The ziddi doctor character in the ad is based on adman Rajdeepak Das' dad.
How do you stop a 63-year-old retired 'ziddi' doctor from volunteering at the hospital during the Coronavirus pandemic? Well, the short answer is, you can’t. But CarDekho, an online car search venture that helps users buy new as well as used cars, suggests a smart way out.
CarDekho’s latest ad is based on adman Rajdeepak Das’ father, a retired doctor who decided to volunteer at the hospital. In it, we see siblings struggling to stop 'papa' from returning to work. After all, he’s 63 years old and it’s not safe for him to venture out, especially to a hospital in the midst of a pandemic.
They make repeated attempts to stop him, and at the end, they relent. But instead of letting him take the bus or a cab, they gift him a car using the CarDekho app.
What’s interesting to note here is the positioning of CarDekho as a safe alternative to cab-hailing apps. According to Gaurav Mehta, CMO, CarDekho, there are two types of mobility: personal and shared. Ride-hailing is all about shared mobility, and owning a car, or a two-wheeler is personal mobility.
“… shared mobility is a great thing and won’t go away. But I think people, who can’t afford to buy a car, or a two-wheeler, and say I’ll take a cab, are reconsidering their options now,” says Mehta, adding that a car is a trusted mode of transport and if you need to go somewhere at 12 a.m., booking a cab is hard. “Personal mobility will rise in the next few years and it’s not like an ‘either’ or ‘or’ situation…”
Mehta gave the example of the US state of California, which is the birthplace of shared mobility (Uber was born there). But per capita car ownership went up even after Uber was launched. Does that mean people aren’t using Uber? No, they’re using both personal and shared mobility.
Used vehicles are more in demand
The economy took a beating due to the pandemic and the subsequent lockdowns. And then, the consumers have tightened their purses. It must have impacted new car sales and spiked consumer interest in used ones.
“We’ve seen a spike in traffic for used cars,” says Mehta. Used cars, as a segment, has really come up because even if people can’t buy a brand new car, they can actually buy a really good quality used car at the fraction of the cost.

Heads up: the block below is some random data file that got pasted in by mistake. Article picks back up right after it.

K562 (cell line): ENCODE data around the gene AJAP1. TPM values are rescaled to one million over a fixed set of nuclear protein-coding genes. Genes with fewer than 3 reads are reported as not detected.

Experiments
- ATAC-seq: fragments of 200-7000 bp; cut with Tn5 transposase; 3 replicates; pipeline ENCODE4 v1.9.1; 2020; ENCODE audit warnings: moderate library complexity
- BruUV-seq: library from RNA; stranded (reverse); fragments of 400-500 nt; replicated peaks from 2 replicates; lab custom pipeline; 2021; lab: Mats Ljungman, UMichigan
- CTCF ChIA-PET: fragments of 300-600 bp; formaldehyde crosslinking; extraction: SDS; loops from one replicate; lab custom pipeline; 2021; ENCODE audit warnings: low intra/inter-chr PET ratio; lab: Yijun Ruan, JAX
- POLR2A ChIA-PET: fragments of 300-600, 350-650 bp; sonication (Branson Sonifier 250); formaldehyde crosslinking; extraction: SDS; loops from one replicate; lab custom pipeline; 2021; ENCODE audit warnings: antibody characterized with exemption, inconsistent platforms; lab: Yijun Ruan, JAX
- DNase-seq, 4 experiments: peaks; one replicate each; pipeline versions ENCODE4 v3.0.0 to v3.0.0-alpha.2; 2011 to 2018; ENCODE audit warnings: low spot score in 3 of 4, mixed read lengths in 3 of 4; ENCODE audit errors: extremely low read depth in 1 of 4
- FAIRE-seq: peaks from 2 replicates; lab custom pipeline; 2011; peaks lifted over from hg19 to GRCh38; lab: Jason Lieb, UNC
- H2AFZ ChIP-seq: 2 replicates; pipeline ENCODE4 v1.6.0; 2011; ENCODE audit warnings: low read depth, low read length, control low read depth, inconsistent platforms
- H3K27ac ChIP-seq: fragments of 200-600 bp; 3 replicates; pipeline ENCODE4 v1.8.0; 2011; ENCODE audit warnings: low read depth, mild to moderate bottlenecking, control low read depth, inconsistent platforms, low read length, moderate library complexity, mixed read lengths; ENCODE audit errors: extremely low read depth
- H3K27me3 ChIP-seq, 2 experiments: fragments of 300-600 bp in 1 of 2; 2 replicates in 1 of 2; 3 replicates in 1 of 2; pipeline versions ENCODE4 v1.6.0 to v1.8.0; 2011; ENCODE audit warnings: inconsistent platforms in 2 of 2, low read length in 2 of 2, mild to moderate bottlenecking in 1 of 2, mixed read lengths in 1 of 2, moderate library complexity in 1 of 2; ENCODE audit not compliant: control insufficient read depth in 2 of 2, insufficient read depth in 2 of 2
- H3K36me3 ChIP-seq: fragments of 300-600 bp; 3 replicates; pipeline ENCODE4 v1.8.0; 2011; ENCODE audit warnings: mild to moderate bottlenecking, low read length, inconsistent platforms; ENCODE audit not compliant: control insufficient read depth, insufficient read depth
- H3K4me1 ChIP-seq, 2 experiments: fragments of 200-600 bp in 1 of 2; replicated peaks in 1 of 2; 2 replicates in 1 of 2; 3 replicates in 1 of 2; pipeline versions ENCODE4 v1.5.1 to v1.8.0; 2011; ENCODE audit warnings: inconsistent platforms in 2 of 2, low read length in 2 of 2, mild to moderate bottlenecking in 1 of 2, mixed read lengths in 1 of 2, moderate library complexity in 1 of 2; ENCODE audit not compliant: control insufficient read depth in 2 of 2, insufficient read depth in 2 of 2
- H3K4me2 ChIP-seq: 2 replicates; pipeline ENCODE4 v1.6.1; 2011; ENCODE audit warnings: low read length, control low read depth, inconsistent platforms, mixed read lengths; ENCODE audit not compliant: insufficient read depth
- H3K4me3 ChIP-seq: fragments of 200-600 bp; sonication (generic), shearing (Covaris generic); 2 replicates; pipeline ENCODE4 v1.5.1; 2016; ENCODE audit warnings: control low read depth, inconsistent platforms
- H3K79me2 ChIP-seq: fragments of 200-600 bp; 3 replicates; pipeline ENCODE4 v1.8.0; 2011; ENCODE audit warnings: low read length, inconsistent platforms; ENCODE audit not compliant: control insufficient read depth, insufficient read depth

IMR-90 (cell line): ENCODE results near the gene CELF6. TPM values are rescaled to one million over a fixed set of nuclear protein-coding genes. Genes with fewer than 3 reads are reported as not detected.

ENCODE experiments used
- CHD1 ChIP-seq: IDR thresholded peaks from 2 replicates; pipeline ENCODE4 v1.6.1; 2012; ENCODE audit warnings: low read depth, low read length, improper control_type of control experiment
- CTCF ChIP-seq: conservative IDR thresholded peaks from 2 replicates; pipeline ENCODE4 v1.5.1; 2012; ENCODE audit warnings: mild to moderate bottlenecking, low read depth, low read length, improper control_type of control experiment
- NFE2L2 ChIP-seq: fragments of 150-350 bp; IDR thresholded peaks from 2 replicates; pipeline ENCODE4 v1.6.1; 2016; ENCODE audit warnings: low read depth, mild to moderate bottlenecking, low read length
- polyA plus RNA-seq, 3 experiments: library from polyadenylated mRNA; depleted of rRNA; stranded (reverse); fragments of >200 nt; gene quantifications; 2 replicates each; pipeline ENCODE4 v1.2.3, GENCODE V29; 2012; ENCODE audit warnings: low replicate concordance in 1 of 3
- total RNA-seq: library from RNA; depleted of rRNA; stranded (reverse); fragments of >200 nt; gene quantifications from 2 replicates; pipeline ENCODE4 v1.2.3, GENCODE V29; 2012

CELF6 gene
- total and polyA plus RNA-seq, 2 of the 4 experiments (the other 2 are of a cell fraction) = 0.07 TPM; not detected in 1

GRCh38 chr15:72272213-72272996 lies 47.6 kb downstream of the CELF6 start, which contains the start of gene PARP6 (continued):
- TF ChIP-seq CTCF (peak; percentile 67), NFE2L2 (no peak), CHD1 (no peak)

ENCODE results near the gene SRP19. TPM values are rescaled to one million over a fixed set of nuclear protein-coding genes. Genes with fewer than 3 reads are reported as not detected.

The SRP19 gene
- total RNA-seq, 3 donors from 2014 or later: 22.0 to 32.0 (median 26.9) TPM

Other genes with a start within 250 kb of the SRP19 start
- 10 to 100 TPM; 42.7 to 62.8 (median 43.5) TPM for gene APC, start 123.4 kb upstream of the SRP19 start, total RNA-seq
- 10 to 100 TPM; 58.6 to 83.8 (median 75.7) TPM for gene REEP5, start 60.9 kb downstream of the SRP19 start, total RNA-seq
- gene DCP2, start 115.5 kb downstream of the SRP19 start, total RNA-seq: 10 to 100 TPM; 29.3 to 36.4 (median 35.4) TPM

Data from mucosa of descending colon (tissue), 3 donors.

For two-wheelers, the sales are heavy in Tier-II, III cities, and have returned to 90 per cent pre-pandemic levels. Mehta attributes this to good monsoons, helpful government schemes and the reduced impact of COVID in those areas, as compared to urban areas.
“With new cars, entry level and the next level segment of cars are seeing very good traction. The more expensive, executive level sedans will take more time to return to their original levels.”
Buying a car online
Car ownership is a major financial and emotional moment for an Indian. People prefer to visit a dealership to touch and feel the vehicle before signing the papers. Will these people go online to buy a car, or a two-wheeler?
“Almost 90 per cent of all new car buyers in the country use a digital platform for their search. 81 per cent of all car user/buyer base comes on CarDekho,” states Mehta.
It’s a very well-penetrated industry and CarDekho is seeing that due to more digital consumption of content, price discovery, car comparison, a person, who’d earlier make three to four visits to a dealer, now only makes a couple and that is to collect the car. “… in the next three to four years, you will see that real showrooms will co-exist with virtual ones.”
There’s a scene in the ad where the daughter says that doctors these days do phone consults, but the 'ziddi' doctor rebuffs it… A sly dig at brands, such as Practo and MediBuddy, and doctors, perhaps?